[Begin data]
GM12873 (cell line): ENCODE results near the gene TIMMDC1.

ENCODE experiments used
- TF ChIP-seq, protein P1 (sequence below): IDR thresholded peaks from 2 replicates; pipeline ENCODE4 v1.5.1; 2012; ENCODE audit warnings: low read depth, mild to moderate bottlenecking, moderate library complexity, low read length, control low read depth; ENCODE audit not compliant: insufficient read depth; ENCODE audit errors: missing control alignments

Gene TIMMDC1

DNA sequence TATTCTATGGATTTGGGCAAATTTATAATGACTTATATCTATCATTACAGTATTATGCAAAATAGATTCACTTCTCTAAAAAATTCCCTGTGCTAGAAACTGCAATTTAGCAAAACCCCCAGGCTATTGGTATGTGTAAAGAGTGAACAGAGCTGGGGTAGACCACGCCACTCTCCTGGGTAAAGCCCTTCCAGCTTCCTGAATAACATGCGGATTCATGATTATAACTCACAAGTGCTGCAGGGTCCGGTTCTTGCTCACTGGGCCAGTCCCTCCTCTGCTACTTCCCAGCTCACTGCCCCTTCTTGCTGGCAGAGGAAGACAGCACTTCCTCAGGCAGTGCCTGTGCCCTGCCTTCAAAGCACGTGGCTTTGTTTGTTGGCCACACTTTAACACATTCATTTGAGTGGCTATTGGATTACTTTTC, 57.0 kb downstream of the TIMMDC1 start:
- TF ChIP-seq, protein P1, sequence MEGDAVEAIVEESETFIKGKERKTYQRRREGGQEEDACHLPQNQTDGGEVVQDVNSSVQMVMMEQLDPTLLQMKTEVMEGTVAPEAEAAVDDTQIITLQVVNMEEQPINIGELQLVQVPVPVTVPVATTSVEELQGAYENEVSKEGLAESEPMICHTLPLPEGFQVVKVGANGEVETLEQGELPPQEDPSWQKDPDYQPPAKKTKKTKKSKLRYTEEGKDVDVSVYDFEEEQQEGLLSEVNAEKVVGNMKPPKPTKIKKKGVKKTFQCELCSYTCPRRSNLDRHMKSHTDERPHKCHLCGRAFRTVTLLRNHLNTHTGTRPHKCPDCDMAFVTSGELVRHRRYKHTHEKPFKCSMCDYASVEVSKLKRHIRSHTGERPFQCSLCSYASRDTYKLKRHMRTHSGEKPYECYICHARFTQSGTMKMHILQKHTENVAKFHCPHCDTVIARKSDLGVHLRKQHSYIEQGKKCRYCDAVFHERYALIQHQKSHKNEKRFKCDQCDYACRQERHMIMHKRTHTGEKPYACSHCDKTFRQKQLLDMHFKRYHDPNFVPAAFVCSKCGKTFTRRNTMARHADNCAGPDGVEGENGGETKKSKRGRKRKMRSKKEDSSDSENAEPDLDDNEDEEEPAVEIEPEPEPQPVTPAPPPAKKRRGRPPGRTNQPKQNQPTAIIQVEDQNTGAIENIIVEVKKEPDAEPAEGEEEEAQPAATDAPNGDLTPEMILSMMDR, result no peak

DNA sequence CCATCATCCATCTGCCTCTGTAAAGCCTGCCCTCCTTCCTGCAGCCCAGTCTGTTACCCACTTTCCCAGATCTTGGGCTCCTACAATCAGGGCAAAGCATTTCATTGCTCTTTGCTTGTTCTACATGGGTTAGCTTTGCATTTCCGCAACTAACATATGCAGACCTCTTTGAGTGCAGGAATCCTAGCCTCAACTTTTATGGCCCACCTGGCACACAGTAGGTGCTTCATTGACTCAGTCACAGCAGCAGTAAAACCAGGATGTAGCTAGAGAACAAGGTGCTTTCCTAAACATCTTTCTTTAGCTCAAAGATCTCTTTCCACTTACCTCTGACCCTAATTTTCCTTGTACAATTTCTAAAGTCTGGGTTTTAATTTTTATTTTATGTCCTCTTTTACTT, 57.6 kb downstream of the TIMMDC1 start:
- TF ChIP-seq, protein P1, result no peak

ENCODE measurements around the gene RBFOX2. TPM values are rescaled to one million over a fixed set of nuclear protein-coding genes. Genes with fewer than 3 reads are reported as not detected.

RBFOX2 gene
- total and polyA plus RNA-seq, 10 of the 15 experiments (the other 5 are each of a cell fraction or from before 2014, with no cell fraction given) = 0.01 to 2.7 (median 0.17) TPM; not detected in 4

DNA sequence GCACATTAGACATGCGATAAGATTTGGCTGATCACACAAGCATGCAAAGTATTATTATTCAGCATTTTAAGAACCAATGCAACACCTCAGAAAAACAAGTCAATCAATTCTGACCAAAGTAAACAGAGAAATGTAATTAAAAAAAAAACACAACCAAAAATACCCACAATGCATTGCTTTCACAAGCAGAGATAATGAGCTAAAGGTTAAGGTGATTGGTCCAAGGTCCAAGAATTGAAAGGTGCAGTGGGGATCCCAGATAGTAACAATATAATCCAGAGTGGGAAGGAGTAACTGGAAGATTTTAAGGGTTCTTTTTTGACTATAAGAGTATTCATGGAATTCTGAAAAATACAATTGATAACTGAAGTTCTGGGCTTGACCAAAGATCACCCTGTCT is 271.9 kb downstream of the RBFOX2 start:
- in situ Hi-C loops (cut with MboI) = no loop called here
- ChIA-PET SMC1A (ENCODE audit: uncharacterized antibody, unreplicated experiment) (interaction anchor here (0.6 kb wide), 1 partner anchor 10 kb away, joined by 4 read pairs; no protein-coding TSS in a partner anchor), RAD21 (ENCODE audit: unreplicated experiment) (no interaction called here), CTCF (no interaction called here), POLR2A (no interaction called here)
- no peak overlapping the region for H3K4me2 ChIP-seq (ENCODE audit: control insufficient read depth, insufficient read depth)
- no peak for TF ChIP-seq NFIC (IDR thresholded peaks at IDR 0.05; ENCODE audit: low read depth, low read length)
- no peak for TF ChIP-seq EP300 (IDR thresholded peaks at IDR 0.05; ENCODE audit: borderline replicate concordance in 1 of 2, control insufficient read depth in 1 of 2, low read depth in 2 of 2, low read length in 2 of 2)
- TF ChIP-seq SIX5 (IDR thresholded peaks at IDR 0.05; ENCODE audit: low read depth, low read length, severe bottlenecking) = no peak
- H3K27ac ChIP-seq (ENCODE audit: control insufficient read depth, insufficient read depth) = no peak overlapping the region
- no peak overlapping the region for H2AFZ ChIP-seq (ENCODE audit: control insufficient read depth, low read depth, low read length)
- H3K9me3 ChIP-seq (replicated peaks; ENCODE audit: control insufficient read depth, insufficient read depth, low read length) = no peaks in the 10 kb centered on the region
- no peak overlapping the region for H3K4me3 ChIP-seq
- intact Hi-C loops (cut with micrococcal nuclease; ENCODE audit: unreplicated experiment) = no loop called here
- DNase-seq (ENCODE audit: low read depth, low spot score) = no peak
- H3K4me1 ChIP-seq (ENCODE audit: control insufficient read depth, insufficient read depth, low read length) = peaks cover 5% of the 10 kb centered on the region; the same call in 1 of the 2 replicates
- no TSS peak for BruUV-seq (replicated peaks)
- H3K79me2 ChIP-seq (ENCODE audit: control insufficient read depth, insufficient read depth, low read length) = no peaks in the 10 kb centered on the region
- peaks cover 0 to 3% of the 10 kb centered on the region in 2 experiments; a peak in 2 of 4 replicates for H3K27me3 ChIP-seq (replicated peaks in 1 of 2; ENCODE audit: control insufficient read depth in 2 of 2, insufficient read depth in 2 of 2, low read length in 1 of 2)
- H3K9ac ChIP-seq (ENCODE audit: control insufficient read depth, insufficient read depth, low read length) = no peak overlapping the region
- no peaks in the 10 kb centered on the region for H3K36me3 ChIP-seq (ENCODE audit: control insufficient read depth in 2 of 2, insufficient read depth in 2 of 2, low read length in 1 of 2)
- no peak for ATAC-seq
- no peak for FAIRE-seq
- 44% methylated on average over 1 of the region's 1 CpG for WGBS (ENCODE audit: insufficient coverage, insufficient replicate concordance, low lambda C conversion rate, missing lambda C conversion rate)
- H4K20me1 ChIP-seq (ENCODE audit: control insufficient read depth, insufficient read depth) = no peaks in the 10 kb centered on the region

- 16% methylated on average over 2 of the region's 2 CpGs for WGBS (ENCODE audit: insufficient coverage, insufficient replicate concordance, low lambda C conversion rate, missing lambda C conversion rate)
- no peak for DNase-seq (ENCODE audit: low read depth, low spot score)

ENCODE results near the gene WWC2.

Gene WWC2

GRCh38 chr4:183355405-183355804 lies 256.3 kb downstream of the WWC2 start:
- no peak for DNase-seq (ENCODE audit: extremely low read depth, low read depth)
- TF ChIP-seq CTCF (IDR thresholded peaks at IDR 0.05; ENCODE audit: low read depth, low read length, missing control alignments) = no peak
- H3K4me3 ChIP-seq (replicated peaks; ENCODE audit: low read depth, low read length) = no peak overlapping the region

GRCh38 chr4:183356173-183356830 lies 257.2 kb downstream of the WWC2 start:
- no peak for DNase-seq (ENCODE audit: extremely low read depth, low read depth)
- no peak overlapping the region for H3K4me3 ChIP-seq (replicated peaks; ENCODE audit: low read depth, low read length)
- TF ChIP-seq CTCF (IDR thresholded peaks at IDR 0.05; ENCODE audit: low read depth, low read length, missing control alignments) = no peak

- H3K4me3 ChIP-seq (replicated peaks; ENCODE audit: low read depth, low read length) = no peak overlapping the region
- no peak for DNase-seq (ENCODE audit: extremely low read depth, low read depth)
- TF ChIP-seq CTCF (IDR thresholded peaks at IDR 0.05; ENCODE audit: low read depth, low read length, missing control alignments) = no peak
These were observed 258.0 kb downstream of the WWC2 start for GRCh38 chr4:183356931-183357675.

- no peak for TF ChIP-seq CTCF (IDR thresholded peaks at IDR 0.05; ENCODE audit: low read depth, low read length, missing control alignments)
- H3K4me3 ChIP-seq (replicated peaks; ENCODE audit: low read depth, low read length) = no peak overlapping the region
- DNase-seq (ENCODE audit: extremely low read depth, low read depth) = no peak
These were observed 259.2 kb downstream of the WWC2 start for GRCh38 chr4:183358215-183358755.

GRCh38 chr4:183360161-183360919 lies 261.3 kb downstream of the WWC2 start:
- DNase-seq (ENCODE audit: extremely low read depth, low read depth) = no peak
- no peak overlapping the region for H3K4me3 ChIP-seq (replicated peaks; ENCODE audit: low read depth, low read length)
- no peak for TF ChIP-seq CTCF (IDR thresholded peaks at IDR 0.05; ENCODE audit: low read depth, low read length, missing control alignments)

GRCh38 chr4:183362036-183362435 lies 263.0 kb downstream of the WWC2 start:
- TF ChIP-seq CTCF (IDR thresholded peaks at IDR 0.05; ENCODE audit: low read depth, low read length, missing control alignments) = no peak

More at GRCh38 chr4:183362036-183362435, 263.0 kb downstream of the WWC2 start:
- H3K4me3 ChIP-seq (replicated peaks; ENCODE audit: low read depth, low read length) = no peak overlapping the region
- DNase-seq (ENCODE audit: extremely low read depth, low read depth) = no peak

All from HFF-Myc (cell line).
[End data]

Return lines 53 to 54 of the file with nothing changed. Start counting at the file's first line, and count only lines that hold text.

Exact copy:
- DNase-seq (ENCODE audit: extremely low read depth, low read depth) = no peak
These were observed 259.2 kb downstream of the WWC2 start for GRCh38 chr4:183358215-183358755.